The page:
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Black River Democrat. (Lowville, N.Y.) 19??-1943, January 18, 1913, Image 1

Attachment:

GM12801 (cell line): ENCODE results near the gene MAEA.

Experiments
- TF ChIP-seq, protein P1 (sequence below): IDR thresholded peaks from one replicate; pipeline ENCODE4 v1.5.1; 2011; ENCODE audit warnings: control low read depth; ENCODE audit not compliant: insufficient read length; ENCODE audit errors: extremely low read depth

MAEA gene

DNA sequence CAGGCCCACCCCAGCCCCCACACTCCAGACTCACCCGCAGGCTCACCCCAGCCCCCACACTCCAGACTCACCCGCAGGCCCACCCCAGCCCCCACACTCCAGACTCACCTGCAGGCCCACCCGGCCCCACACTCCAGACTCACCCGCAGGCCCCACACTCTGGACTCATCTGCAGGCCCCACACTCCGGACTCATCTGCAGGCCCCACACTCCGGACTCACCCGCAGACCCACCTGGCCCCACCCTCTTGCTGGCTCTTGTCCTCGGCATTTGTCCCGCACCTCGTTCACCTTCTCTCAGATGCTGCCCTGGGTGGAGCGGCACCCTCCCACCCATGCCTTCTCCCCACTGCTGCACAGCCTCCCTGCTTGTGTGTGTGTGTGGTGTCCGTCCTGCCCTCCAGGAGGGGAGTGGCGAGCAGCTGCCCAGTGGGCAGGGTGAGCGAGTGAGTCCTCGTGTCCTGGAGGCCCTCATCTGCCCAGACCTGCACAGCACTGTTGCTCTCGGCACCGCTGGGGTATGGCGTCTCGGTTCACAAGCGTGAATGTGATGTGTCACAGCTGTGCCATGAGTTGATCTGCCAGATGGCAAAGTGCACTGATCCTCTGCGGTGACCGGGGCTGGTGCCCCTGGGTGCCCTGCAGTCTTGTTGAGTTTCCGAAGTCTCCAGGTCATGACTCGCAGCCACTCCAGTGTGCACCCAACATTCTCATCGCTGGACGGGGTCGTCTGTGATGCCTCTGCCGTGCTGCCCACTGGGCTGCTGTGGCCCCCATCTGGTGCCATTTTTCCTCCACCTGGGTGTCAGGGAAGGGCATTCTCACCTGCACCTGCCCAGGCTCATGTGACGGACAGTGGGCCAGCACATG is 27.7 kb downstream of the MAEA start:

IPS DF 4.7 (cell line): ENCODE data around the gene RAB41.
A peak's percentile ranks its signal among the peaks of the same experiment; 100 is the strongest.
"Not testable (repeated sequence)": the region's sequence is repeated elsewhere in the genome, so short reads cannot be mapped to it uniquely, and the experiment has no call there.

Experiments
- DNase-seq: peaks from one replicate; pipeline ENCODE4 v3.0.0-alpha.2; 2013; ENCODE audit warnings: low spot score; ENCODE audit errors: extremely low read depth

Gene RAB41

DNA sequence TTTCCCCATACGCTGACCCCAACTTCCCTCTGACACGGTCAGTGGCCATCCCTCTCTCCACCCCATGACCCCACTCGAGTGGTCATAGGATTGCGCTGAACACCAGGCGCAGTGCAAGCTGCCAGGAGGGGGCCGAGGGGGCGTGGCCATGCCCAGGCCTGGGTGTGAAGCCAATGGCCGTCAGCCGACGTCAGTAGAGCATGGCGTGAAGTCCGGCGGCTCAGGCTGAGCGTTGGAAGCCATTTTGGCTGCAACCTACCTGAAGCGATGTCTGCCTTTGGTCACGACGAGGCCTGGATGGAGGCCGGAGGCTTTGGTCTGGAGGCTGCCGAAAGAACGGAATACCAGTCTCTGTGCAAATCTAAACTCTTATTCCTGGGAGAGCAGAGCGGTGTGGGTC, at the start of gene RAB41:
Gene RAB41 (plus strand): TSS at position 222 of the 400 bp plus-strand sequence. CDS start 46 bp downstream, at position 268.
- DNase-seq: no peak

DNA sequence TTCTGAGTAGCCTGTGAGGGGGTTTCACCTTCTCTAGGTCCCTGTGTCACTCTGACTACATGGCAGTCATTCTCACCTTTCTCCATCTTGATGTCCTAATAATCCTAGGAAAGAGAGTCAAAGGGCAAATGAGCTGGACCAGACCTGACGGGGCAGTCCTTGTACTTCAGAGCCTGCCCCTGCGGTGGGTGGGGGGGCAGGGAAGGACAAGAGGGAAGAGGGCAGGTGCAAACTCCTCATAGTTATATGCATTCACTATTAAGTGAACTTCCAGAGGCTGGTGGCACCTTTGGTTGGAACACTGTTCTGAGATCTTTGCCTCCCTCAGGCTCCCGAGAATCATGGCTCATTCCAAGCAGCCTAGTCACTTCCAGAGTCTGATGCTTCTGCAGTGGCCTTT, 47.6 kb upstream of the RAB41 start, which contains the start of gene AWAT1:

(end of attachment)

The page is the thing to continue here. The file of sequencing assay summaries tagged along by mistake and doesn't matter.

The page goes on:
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•is.'Afx&ii ,«;!; i. .';ki, : --.-. * -'. ' r/f 4 .' L frt>,*:.\'.! • , ,' t ^w;< ' AH 'W%i <K X DORM WHICH DO THE BOYS OF LEWES, COUNTY WISH TO 8fc? 7 foil* the A Timely Artiele, Wntteri Black Rivef Democrat by a. Lewis County Malfl Who !&, Dean»£f fche New York Stats School of Ajgricul- ' ture of St Lawrence University, at -' Canton, New Yoi k, Hei Bert E. Cook. i The State of New York is spending <\ 4 trosisiderabte mdhey *pc Sg> icultwal education, not Ipmoie probably than it '^ * Should apessd, may be not a s mtich d^ s j i t should spradlJet thijt matter stafld g<, ^ithout further comment os decision^ \?*' ^here is one question, ^sfore us that \ n . • -r-*SSS3T- ner or Jater we shalj fae,e, namely, fis it verth w&at It coats? W,©, maj l;8.ve to defend the expenditure of 'State monies au for the •.ptialfc good • and not fat a pattlculaf^cias^, Advsntcfja* ,,Mot Appreciated. The state ,»s^investd $200,000 in agricultural * j$$<ftri. buildiKge and equipment at Cj&tcn and pays an a n nuaL maintenance of $35,000 and it is located only 71 sniles^ from Lowville, and yet po fa'- as being recognized ftu& patronised, tne institute jpig-hf as well be in another part of the state We have just the student in agrlcul ture At the present t'me from Lewis sjountj, and have only one graduate in the county fiom the two jears agri cult dial course, Mr Alson Wilber of Lowville I UUst this etatement amd ^hat j say will not „be construed as scold ing. i would not talk that way t o my neighbors but the facts remain and the baste of all sound state meats and analysis I have felt ve^y keenly, .indeed, a personal huimlia, ,t£ppLj because pf the .lack of support. I, cannot btjC^ttiiili; that it is,due to' a lacK \of confidence in thg, writer who •is and probably &l;fcays .will, be a legal resident of iewf's' cousSfe • -I .should feel like quitting • my- job for the above reason if, i t was not fpr ( cer^ tain other fifi^cts, which are beforle us. v', .,,\ Big Pay .for Fa'rnr School Boys, \We have young men put of school less than one year with an earning power double what it was when they entered and several who have. been out. one year or more now get- ing from .$.76 to ?100 per month with ^2000 salary in the ej«e^ Vpet iapn: m \go'w^* S*~' &! 'er before he v entered' was hot over .'^•'?2S0 a year wit^'-'boal'-d and lodging. He is now ottered $900 a year with board ahd^ -lodging. If the young men were.not available the story would be different. The ru- .rai sections are full of clean, whole- some young men of just as good nat- ural ability as can be found in the cities. These young men unless they change their attitude toward agricul- tural education are sure to be dis- placed by city men. City Boys Make Good Farmers. -Don't laugh at the city boy on the farm; he is just as sure to win as the country boy did in the city a quar- ter of a century ago. He often does hot know one thing from another and we make fun for ourselvesj but if the reader will per- mit a prophecy let me say that the city boy may 'not know a pump from a horse rake, but that is easy to learn. He has, however, a higher re- gard for sanitation and hygiene and a conception of business methods as inherent and a s valuable in this day of farm regeneration and economy as the honesty and economy of the farm boy was inherent and valuable to him when he started for the city years ago. Country Boys Must Study. I would not have believed it possi- ble, a few years ago, for the city boy to be any good in the country and said so publicly. Now I am sorry I / said it and for that reason this warn- ing is given to the country boy. If he wishes to maintain his reputa- tion, education is his only hope. Our educational system is partly responsi- ble in having given the best to the town and city hoy. ut now the error has been seen and the state has wise- -.1.. ly established special schools like our | own at Canton in connection with | St. Lawrence University and brought $ it still nearer home by placing agri- i cultural courses in the high schools. ! May be Prof. Breeze will succeed in I doing for Lewis county what we have > failed here to do. I hope he will. i While I am interested in my own in- stitution, as every man should be if we can only reach these country boys and make them and their parents see the situation as it is we do not care what agency does it. Plain Duty of' Parents. Some day farm parents will awaken to learn that the money a boy earns from 16 to 21 years of age when he ought to be in school is the dearest money they ever had. ' The day has passed for the self- made man. Life is too short not to receive the wisdom of the past through those Who are qualified to teach. I offer no apology for this plain %t *t'o Lewis county farmers. The Bitors asked me to write something that would help the farms of Lewis B # county. I could have writteja of Cows, potatoes, or. hay and may bejhore in,- teUigesJtly, but haye chosen to wri<$' of ^>3/!S.. TJie fate of our country 'uj,;, auesfcejp and half 'century hence' , >!l|;j not wftatour farmers and statesnjen'i do today Tjut what > we dohow for th« youth :and the cradle. It, i s hard tp' see it this way but as previously said the facts remfin. >ji/E, COOK. ; ;\ • ••'•' 'v.-.. .• ••\ffi-Tl— y WATEBTOW$ SCAPIT/A'L IN LOW- 1 \ VILLE. * Fulton, fyaishlne andf)tfiGe CJjjfijist'riy Elects L. A. JphnspV ,^'Bpjjiidfih- . .ffytfSNew ^iiijdlWgi' B^l'nip On ; l^iindiy, thi|-».13th, the stoc^hold-, era pi .-^''j^iil^' - ,Machine and'Vice' Company'elelst^d^'reotors.for tlie en- suing year as;'foilpws:i Jaimes NefpeSv L, A; Johnsoh> A.'E:'^ebbiOi William Mat'tsoji and.'ft., W. Fditon. The 'at! Hectors ,elec4j§S the |ollo#!iig officers: President, L. A. Johnson; vice, p\resi- dentj A. B..QebDie;; treasurer arid gen' era! manager, $5. W. FultOn?, secret tar5|j'W. 5. Yousey. The president,' L. A. Johnson, is *• Watertown capitalist/who has'reqenVj Iv become identified with-the aifai?^: of thi?> flourishing industry and the now buildings which are In process of I consjjr.uction, mark one effect of-his interest in the company's affairs. . The increase) in capacity was deinanded by. the great growth of the demand for the company's products. B#NKS OF LEWIS COUNTY. Dire'etgrs jpnd Officers'Are Elected for Ensiling Year.—Analysis Pre- sented of Latest Reports to Comp- troller of Currency; . The annual meetings of the stock- holders of the Black River National and of the. First National Banks of Lowville were' held on Tuesday, the 14th. The directors elected by the stock- holders of. the Black River National Bank were F. S. Baston, E. S. K. Mer- rell, Jay S. Boweh, W, A. Kelly, C. W. Pratt, and L. C. Davenport. At a sub- sequent, meeting of the directors, the board ofjg^Qkjed' by electing the fol- lowing officers: President, F. S. Eas- tpn; vice-presidents, E. S. K. Merrell and Jay C, Bowen; Cashier, George Sherwood. ' The First National Bank elected a ; MjM3!fes& Mv^bssBrjpQt^jsm^M -%sds- er^ck McOi'llnolf ,O..Fred Boshart, B. F. Patten,\ H. J.' LeFevfeT^ ¥he board re-elected Frederick McCullock, presi- dent; C. Fred Boshart, vice-presi- dent, and W. J. Milligan, cashier. These annual meetings seem to af- ford occasion for an analysis of the banking conditions of the county, the following figures being taken from the last published reports of the three banks. They represent, in a clearer way than do the formal reports, the real banking situation, which has not changed materially since these reports were compiled. Capital, Surplus and Profits. Black River National ...; $177,830.47 First National 163,157;58 Copenhagen National 27,520.01 Total. ?368,508.06 Cash on Hand in Banks. Black River National ?170,356.18 First National 169,102.45 Copenhagen National Total Total Assets. Black River National ... First National Copenhagen National 24,691.48 .$364,150.11 .$713,038.51 . 650,765.41 . 159,756.37 Total '.. .$1,523,560.29 Deposits. Black Rive^c National $440,001.34 First National 426,682.78 Copenhagen National 107,579.11 . Total $976,263.23 'Loans. Black River National $362,304.03 First National 289,023.84 Copenhagen National 89,076.81 Total $740,404.68 Investments Other Than Loans. Black River National..'.. .$172,354.73 First National 172,139.20 Copenhagen National 35,892.76 Total $380,386.69 It will be noted that the combined resources of the banks are almost exactly 12% per cent of the total as- sessed valuation of the county, as re- ported last week in this paper. The loans and discounts represent about 76 per cent of the deposits, a conservative showing which would easily permit an expansion to some extent if conditions demanded such expansion. Practically the whole of the com- bined capital, surplus and undivided profits are carried in cash, \either on hand or in other banks, available for use, in either case, if needed by the depositors, j The item of investments other thlan loans includes $175,000 of govern- ment bonds, to Secure circulat&m, which are deposited with the Comp- troller of Currency. ( .The reports show careful, conserva- tive banking methods, with ample oap- ital to care for the business of jthe county, ( i nm $$$$ RJIVEJl DEMOCRAT COOPERATES WITH. S£k#$i COMMITTEE '\'\»V , ' '. ' APPOINTED By GOVERNOR ,. Fibres in Gky Schools, '.\ • • fii'. . tain that he has |u$|&th evepy'honest effort for the bett^pi^ent of tfie pub- lic healt|i and. jhfi&^rought t^e de- partment tip t o 4 standard of .efficiency, <3qua^, ;|f|not superior to any' other state iraifte union. .V4R? jjiteijj •yours, Dr. F. E> J0s$lp|l#ver Falls. HeRly,ihg,; : to.',.y||p,'|feq,^ir.y for an Opinion reJ||STe; IdVlf^e .efficiency of the: : jptf^pnt,;|ikieik!|'|teS'artmient, will say that'':!' ijeHevp^e'\'state depart- ment;.o{|igate 1s'*^g^mp1ishing much, -bujt ce-'ifd em^fttm^swe control .of public nealtfc ^tjp|4' ijt'iiot handicap- ped >6y de^c'ie|t]?^i^ojpriations, His Whole Sy«4sm'!^i Supervision of Boards of Heeitii ait {^^Constituted Con- dftmsied—Medical S.|ip„eJHri*!on of All Children in lh.*iPml\c Schools ' !'' \ ol(Z : b\»ntr h Advoc«S*dl—Following Math^d* Nipf.fe • •\ -.\ 't . A cpnerete illuswation Q£ Gover- nor Sjllzer's conception of MB resppn-, glbilities is found inj, his appdihtme'nt' of & special oommittq'e . on :; public health. The chairmaH, -Br.' jijpfiitwi M. Biggs,' of *he, ^ockefelle^nstt; tute is aigo general' medical oifflcei' : of the New T^rk '''City, depar^ient of health,-and othfe? members of tfc'com- mittee are men Of almost equally as high'standing. . .,, i- The membership of the committfe6 in full is as follows: Dr. Herman B$ii Biggs „of Ne^* York, chairman; Ho- mer Fo^s Of Ydnltersi secretary;.,John A. Kingsbuafy of Yonkgjss, asslfstant secretary; Dr. Edward K. Baldwin.of Saxanac Lake, Ansley Wilcox of-Buf- falo, Miss Adelaide Nutting of, Colum- bia University, Dr. John C. OUs; pf Poughkeepsie, Dr. W. E. Milbahk of :Mhany. Many Deaths Preventable. The governor in discussing this Committee, called attention to the fact that in 1911 there were 145,538- deaths which, to a large measure, could have been prevented. There Were 14,173 from pulmonary tuberculosis and '.!, 339 from tuberculosis in other f^rn.s. Typhoid fever killed 1,310, diphtheria 1,921; scarlet fever, 1,147, and there were 7,299 deaths of children under two years of age. These diseases are recognized as being partially if not largely preventable, and some of the things that the commission is expected consider are: (a) What obsolete provisions, if any, stand in the way of effective work by state and local authorities? (b) What additional provisions are required by the development of sani- tary science in order to enable the state and local authorities to accom- plish the largest possible results in the prevention of sickness and the saving of life? ral districts. What is good for a citiy is good for a village and a emm try district Incipient cases of tuber culosis and other diseases would be discovered by such examination and many minor defects, requiring atten flon Tf&TJM \am 'uttecovered -and -correct ed, Cases >o£ adenoids, for example defective eyesightand teeth would be promptly corrected, adding greatly to the health attd efficiency of the child Further Suggestions Invited There is no more important matter than the conservation of the health of the children. We shall be glad to have any other physicians send us sugges- tions in connection with this matter, fill of which we promise to lay before the governor's special committee, for their consideration. As the reform most strongly urged is that of the physical examination of the children of the rural and vil- lage schools, we would be glad to have th? teachers of the county express their views on this matter. We would also be glad to have some member of the board of health come to the defence of these bodies, and let us have the other side of the question. View* «f County Doctors, RecognM&C^ l gi|0|^ ; e|| \Wearing: and that the physicians of Lewis edunty should be in a position to make valuable sug- gestions to this committee, the Black River Democrat has asked a number of the .physicians of the ; county to give it their views on the matters to be considered by the committee, not only because these opinions may be of practical value to the committee in its work but because it may be possible to formulate some changes in local regulations and practices which may tend to promote the public health of Lewis county. The views and suggestions of the physicians of the county so far a s re- ceived up to the time of going to press follow: Dr. F. D. Bigarel, Port Leyden. In reply to your communication asking for an expression of opinion of the subject \How to Improve the Efficiency of the Health Department of the State of New York,\ I beg t o submit, briefly, the following: 1. Prohibit, public funerals of per- sons dying of, infectious and contag- ious diseases. Require immediate bur- ial of such persons and immediate disinfection of premises after death. Medical Inspection of Schools. 2. Extend at once the medical in-' spection of schools to villages and ru- ral districts. The public has already been awakened to the benefits de- rived from municipal inspection of schools. The maintenance of good hygienic conditions, the detection of physical and mental defects and the exclusion of cases of contagious dis- eases, should be rigidly enforced by efficient medical inspection. The duty of the physician is not merely to care tor the' sick and try to cure disease but to endeavor to' prevent it. If mu nicipal inspection of schools is bene- ficial, no plausible reasons can be ad- vanced why these benefits should be confined to certain localities and not extended to the state as a whole. If medical inspection of schools is to be successful, earnest, tactful, efficient inspectors must be appointed, regard- less of creed, local conditions or party affiliations. Campaign of Education. 3. The state department of health should begin a campaign of educa- tion by issuing literature to be dis- tributed to health officers, who, in turn, should carefully circulate the same among physicians and laity, first endeavoring to educate and warn the public, In a capable, direct and forci- ble manner, of the baneful effects of certain specific contagious diseases. Later it might be practical to regis- ter, and also prohibit the marriage Of persons afflicted with these diseases. In conclusion permit me to state that 1 do ncjt desire to criticise in any way the state department of health. It will be difficult to find a more earn- est, active and efficient commissioner than Dr. Eugene H. POrter. I am cer- f* I,. PERSONAL MENTION. ' * A dft^g&ul metAiitS %<&$ Jay S Bowen Is in New \York day Evening Bridge Cln,i '•'Vl E J Fish is in Salem for a few <$« hosae o£ $rs B 3»? days \\ Seta Monday evening \P « J Edgar O'Hara of Carthage spent ^iww^ed to Mrs Jf. l%h Sunaay in Lowville ^^^^ luncheon W&& W John F Plunkett has been loadtaSfp»rds-Mrs -g grown l$i#i, lumber at Edwaids this week > * * F L Bostwlok, J^|«j. Sfc.ft 1 Miss Elizabelh B Stevens and M}ss ler, and Misfe Lvu£{na tributed to the pleasure « *, ing by rendering several ' »4fi hers Mrs,, WiJli$S!t Cyan tain thC^ib^fifeurday • 25fch * J - > > l < PROFESSOR BILLINGS RESIGNS. ly tuberculosis; is*$||taging forth fruit. #oard* -of 'He'£j^:fc$ndemAad'. .As to the efiflciei^'of local boards of health, they h^vilf hut little to com- mend them, In fact|i;&e average town board of health l!ff$ut a name, the members have liftf^, conception of preventive mediciiig.-iiiid I don't know as we can expect-; •££' of them. The citizen member is'fafcial and simply furnishes another ,«#gnue of expense. The position of hii&ifh officer at best is a thankless jobvand the average physician cannot dffi^W to.accept the appointment, for if; h e conscientiously performs his duties,-jie engenders the ill will qf many farciihes State Control Urged. I ,am convinced the system should be radically changed and believe the state departmtent should control the appointments of ihealth officers, re- quire a civil -service examination for all and instead of \each having its local health officer', one or more health officers, depending on area and popu- lation of the .county, *e appointed for each county witk compensation suffi- cient to enable h|pj'.itp devote his en- tire time tp tl»fc.w|j|l, . •> ~\K E. 1 JONES, M. D. Dr. T. J. Collinson Port Leyden. I will only mention one phase which I have had ample opportunity to study Very, carefully: namely ade- noid Vegetations in school children. Holt states correctly, \This is a very common condition and one much ne- glected by the general practitioner. It is the source of more discomfort and the origin of more minor ailments than any other pathological condition of childhood.\ Urge Medical \Examination. This statement alone should suf- fice to show the general public that along with examinations of the eyes and ears, this condition should not be overlooked. Something should be done to have every school child- exam- ined by a physician to see that they do not exist. While so doing he could detect other conditions of the child, note the sanitary or unsanitary con- ditions of the school and help mothers to determine the conditions of grave import, which otherwise would pass unnoticed. That inestimable benefit from systematic examinations of chil- dren is of benefit is easily to be seen from the fact that the so called \run down\ child could undoubtedly in most instances be restored to perfect health by some minor procedure. Where it has been done it has been a success and why not have it in our own county? A Duty of Democracy. I trust that the new democratic par- ty which, as in the past and a t pres- ent, feels its keen sense of responsi- bility, will cause laws to be passed to raise the standard of public health in our schools. The old Spartan thought of nothing else but physical strength, knowing full well that a poor frame cannot carry a clear intellect Why should ~we not heartily welcome a. measure that wOuld be of direct ben- efit to us. At least every month is none too often for schools to be examined, T. J. COLLINSON. Dr. H. A. Pawling, Lowville. Dr. Pawling, of Lowville, who has been health officer at different times of the towns of Lowville, Watson, Montague, and Denmark, said: \One matter which should receive attention Is the matter of health officers. A health officer must care for contagious diseases and In the event of a case of small pox, for example, he promptly loses most of his regular practice, thus entailing a heavy loss which his pay as health officer does not begin to make up. Provision should also be made for a more rigid enforcement of quarantine regulations in rural com- munities and a far higher class of men should be placed on local boards of health. Another important matter is that of the physical examination of all chil- dren i$ the.public,schools of the rtt- Popular Academy Instructor Has Ac- cepted a Position in West High 8chi>ei Irt Rochester. Professor Earl M. Billings, who has for a year and a half taught biology, physics and chemistry in Lowville Academy, has tendered his resigna- tion to take effect almost at once, in order to accept a position' with the West High School of Rochester, 'where he will continue to teach the scientific branches. Professor Billings has been a valued member of the Academy faculty, not only because of his admitted ability as a teacher, but by reason of the per- sonal interest which he has taken in the boys of the schools and because of the interest he has aroused among them in athletics, in which he has taken a leading part. The several track meets in which Lowville has been represented and the creditable work done by the Academy team were due to his interest and energy. Professor Billings carries with him the best wishes of a wide circle of friends, both in the schools and out- side of .them. Mrs. Frances S. House. •••J®h& .jflMfe* JSJaaoeaiSqai**.- House widow of the late J..Mather House, occurred last Sunday at her home on Park place, after an illness of about one week. Death was caused by pneumonia. Mrs. House was born at Apulia, Onondaga county, Septem- ber 14, 1844. She was united in mar- riage with Mr. House November 15, 1877, at Lowville. They went to Houseville to reside, where she made their home until her coming to Low- ville in the fall of 1907. Her husband died about ten years ago. Mrs. House was a woman held in high esteem and enjoyed a large acquaintance. Her many friends will regret to learn of her death. A half-brother, Henry Squire, who resides In Minnesota, survives. Funeral services were held Wednesday at 2:30 o'clock from her late home, Rev. C. C. Frost of the Presbyterian church officiating. The bearers were G. L. Goutremont, C. Harry Milligan, George S. Reed, Louis T. Strong, Fayette Fitch and James Galvin. The remains were placed in the vault at Rural Ceme- tery. Lydia Rauhe are in New York Samuel Rogers, of Springfield, Mo, has been calling on friends In town. Mis W F Fellows is confined to her home on Clinton street on account of illness. •.' %t •'• . ~$t\ ... Charles E. Searl of Makin'ap&g has returned from an\enjpya;l5te trip to California. <\ '- « Charles Zimmer of Port Leyden called on Lowville friends Tuesday and Wednesday. ' •' '*'. Harold J. Richardson is on a busi- ness trip which covers the principal cities of the east. ; | '••'< Mr. and Mrs. Robert House df^ew York are in town, called here by.thfe.; death of Mrs. Mather J. House. * . ; . Leon S. Miller, L. Charles IJityeiV port and E. J. Boshart attendajj. jars! automobile show in New York. ^ . .;. Mrs. T. E. Dunn has returned tafe'er home In Utica, after a two \pSKf 5 visit with Mr. apd Mrs. Fred -NtebW gall. \i- '•'-, Mrs. Charles Jeffiers, her niece ^4n- na, and nephew, Charles Ril^k %e passing a few days with 'frien(Erin- Rome. v \/^' „ Dr. and Mrs. Charles Barietj: '\and daughter of Boonville have-b%en the guests of Mr. and Mrs. Charles J.' Don- nelly. Mr. and Mrs. S. .Brown Richard- son are in New York, expecting to re- main in the metropolis about two weeks. Egbert Root, an aged resident ' of this village, has been taken to the Sisters' Hospital in Watertown for an operation. He was accompanied by Dr. W. O. Hubbard. Mrs. Patrick LaWIer of Martinsburjg and Miss Bridget Dunn Of Utica werei recently in town, called here by 'the death of their brother, Patrick During Hon. and Mrs. H. A. Phillips hav* 4 gone to Covina and Oakland, Oal., to remain three months, They will visit|,. -„ their two sons, George S.jand Henr^,|^g S. Phillips at the former 4 Jace. ,,•:••; W. L. Babcoelt is- in Auburn in t&e interest of the International Har- vester Company. Mr. Babfepck !ihas been ;SiPPOinted blockman of tfe TJfclca block, Auburn division, withf .,'head>' quarters in Utica. ORDER dF:'^|#fe'?\ » t Officer* Who •$&¥«;'\^Bert and Committers! Ap|— \'ftf Worthy -$&I^I At ifr'ijneettaig 'pf 'Z|n|fc| > r • 3«&' 0. E, a, thi ,fis||* i. wJffe installed f^vife* ^ *t *-' Worthy, matron,' $Es4||||f. •' * ^ '^ worthy patron, difiif^Mjji*,.r**j ; ,s^Mate matron, W[rj^^^l« itfsV conductress, ii^,j$fsiij$» 3g jd'feisociate condjH&rej: Gasuer; treasury, Steft' secretary'^ chaplain, Mrs. '$ MiSs Mary FisjU;;« Sleason; wsiidesj^P^I Werp7 sentinel,/0aj! Adah, Mrs, Gftiiane; J Mrs. NeliitH^wIe^JS' dttetik Stevens;; .__ r _, x . Prester\; Elect^'^^ i: .^| . Th^oithy '.^^^l^^yil announced >Sfc;! '' iA \\' n i \\ • v *'' , - Eniertaii chairman; M^, • Anna Fa$3fts^%f| Mi'ss M«siv-SL .StevensfBIfes -E..''Estelia- fe John,.:(3te$BC} ••Rpssi'^rs. §y .ins,'.' %B...$|;!. 'Long';:> ,prppestji|! mont, Mrs: :\A# $taU&$.\J. M'odnejgi OBITUARY. John Graham. The death of John Graham, a well known resiHent of Rector, occurred at his home in that place, aged 78 years. He leaves surviving one son, John Graham, Jr., and three daughters, Mrs. James Hopper, Watertown; Mrs. James Locke, Watertown; Mrs. Jame|i e 7' op ;; a \ ti on7thus\farlhTs wint^ Reape, Watertown; Mrs. S. Be ' Richland. Funeral services w??(M Monday forenoon at 10 o'cl^'V^JlRre Catholic church in Copenhagg&iiPath- er Bentlcy officiating. died the Mr. Patrick Dunn. Patrick Dunn, 86 yars of age, at his home in this village, on morning of Friday, the 10th. Dunn was born in Dublin, Ireland, No- vember 1, 1827, and came to this coun- try to reside in 1846. In 1850 he was united in marriage with Miss Bridget McGrath, who survives, also a son, John Dunn, of Martinsburg, and a daughter, Miss Mary Dunn, of Low- ville. Funeral services were held Monday at 10 o'clock, Rev. Father George L. Murray Officiating. ALL AROUND TOWN. The special meetings have been hel at the M. E. church the past tw weeks. / The Study Club met Tuesday even- ing with Miss E. Estella Jonef of Trinity avenue. Lowville Chapter, 134, F. & A.\ M., conferred the first degree on three candidates Friday evening. Court Ldwville, No. 1639, I. O.\ F., will install officers at a meeting fo be held Monday evening. A banquet will be served. A lively game of basket ball will be played between the Port Leyden and Lowville fives at Virkler hall Friday evening. _' Hubbard, Betting, Keib, McGovern and Dekin will be in the local line up. The ladies of the American Wo- men's League are organizing a class in parliamentary law and civil gov- ernment. They will meet at (the home of Mrs. M. J. Millard Saturday even- ing to complete other plans. Lowville Tent, No. 589, K. O. T. M., installed officers Friday evening. They invited the ladies of the L. O. T. M. to be present on that occasion. A ban- quet was served at the close of the work. The lumbermen have taken advan- tage of the recent fall of snow to get busy in the woods. Many teams and outfits left Lowville and other villages of the county last Monday morning. The lack of snow has greatly hamper- ttvc- Tsim fVn i 1 Ju \/A' .pomm.itt^ ^apG[Overn, |t( HeSS^jfi^^tz,, • Jan|$jp2 seph Horder jand Chester'^ .i i I'lffftJ of the Holy * Nam© ,Ek>elety'\hjSS-- t ,_^ ;; appointed to arrange -for^.attlS^Mfe-^^'pr!*- party, the proceeds to be'\turn.edjiS^^V?*'.*^ to the Lewis Countyt Afltl'Tube^afe'i.y'it,-©* sis Soeiety* The. committee/ijad meeting Monday evening andv\d6cira that a dance and card party .^^ild *• given in the Virkler hall.on Wednes day evening, Jan. 22d.. No effort wip^, rA\c\*v be spared to make the benefit -pj|(at^>:'•-.''A'^S eessful one, and .the public is cordially '^'^W:i'\ invited and earnestly requested to ks>', sist the committee by cheerfully put- ••$' chasing tickets and being presedte4. Tickets whieh include dancing, eat^: \;. playing and refreshments, are on jgaleh-.J <• by the committee at $1, 'Jy^? The infant child of Mr. and Mrs. Abel Boshart, died at their home in this town, Tuesday evening, aged six weeks. Funeral services will be held Friday afternoon at 1 o'clock from their home. Woman's Christian Temperance Union Meeting. The W. C. T. U. will hold a parlor meeting at the home of Mrs. Eli Jones, Wednesday evening, Jan, 22. MRS. FRED BADLAM, Superintendent. Earl Orndorf was sentenced to serve six months in the Onondaga County Penitentiary and to pay a fine of $50 by Justice Egleton. Orndorf and young Briggs were the boys who pleaded guilty, to larceny in connec- tion with stealing a horse belonging to Orlando Setter of artinsburg. The annual meeting of the Lowville Masonic Club was held Tuesday even- ing and officers for the ensuing year elected as follows: President, M. A. Stoddard; vice president, John Gleas- on; secretary, G. Walter Wise; treas- urer, H. J. Allen; governors, Rod- erick McRea, George L. Goutremont and Charges A. Roberts. D. E. kelit 'has leased of A. G. Virklefe, the ; sputh store in the Virkler block ok Siate street and will use it for ^/sale'srppm for the Ford automo- bile, fop which, be has the agency. The Badlam music store has been removed one door north. Both stores have been newly painted and present a neat and attractive appearance. There was a joint installation of Lowville Lodge, No. 759, I. O. O. F., and the Rebekah Lodge, Wednesday evening. A chicken pie supper was served after the work. The installa- tion ceremonies were in charge of Past District Deputy Grand Master J. J. Donnelly of Lowville and Mrs. Jennie Wallace, District Deputy Pres- ident of Harrisville. In \Surrogate's Court. The following business has belli transacted in Surrogate's Court: Estate of Magdalena Snyde^lateVpE the town of Martinsbutg.. iast^ mm. and testament admitted to prob|.t© a,,nd letters testamentary issued ip ; Joseph Snyder and GeOrge Snyder. In the matter of Edna Laribee Dii- flo, late of the town of Lowvile. Or- der entered discharging general guardian from all further liability. ' Estate of John Holmes, late of the town of Greig, Millard T. Holmes and Gertrude Holmes appointed admin^..,.;« \ trators. , Estate of Eli Shepard, late of the town of Lyonsdale. Petition filed tot- '£ probate of last will and testam©ni%\ Citation issued returnable Januai 27th. •• .*' ' Kicked By a H-P^SS- Willis Orndorf' was : serlodsly jured at the McCarthy .camp at Pi Saturday evening by'a, kick from\ horse. Mr. Orndorf Wa.13, endeavorlpi to remove a piece of stub/Oie .|fonj -w horse's hoof when it kicked Mto in?\ * the face, cutting it open to the bone from the lip down to the lower jiw: Three teeth were Jknocked oufc He was brought to this village Whefre Dr. W. O. Hubbard dressed the wound, assisted by Dr. B. N. X. Dflears. Eight stitches^ were required to close the gash. \\• Fined for Assault. » . Norm aft George wai^ placed uadei? arrest last Saturday, charged 'Wltn, assault in the third degree upon John B. Jones. He was arraigned before Justice W. H. Hilts, pleaded'guilty and was fined $10. ' , ( STATE FAf.fi COMMISSIQNERSM-U& There are plenty of Jeffersptt 'coun- ty candidates lor state fair<'c©atinls.- sioner to succeed Ira £>harp„ WJJOSJB term soon expires. Try an ad i n the Democrat. J '.' V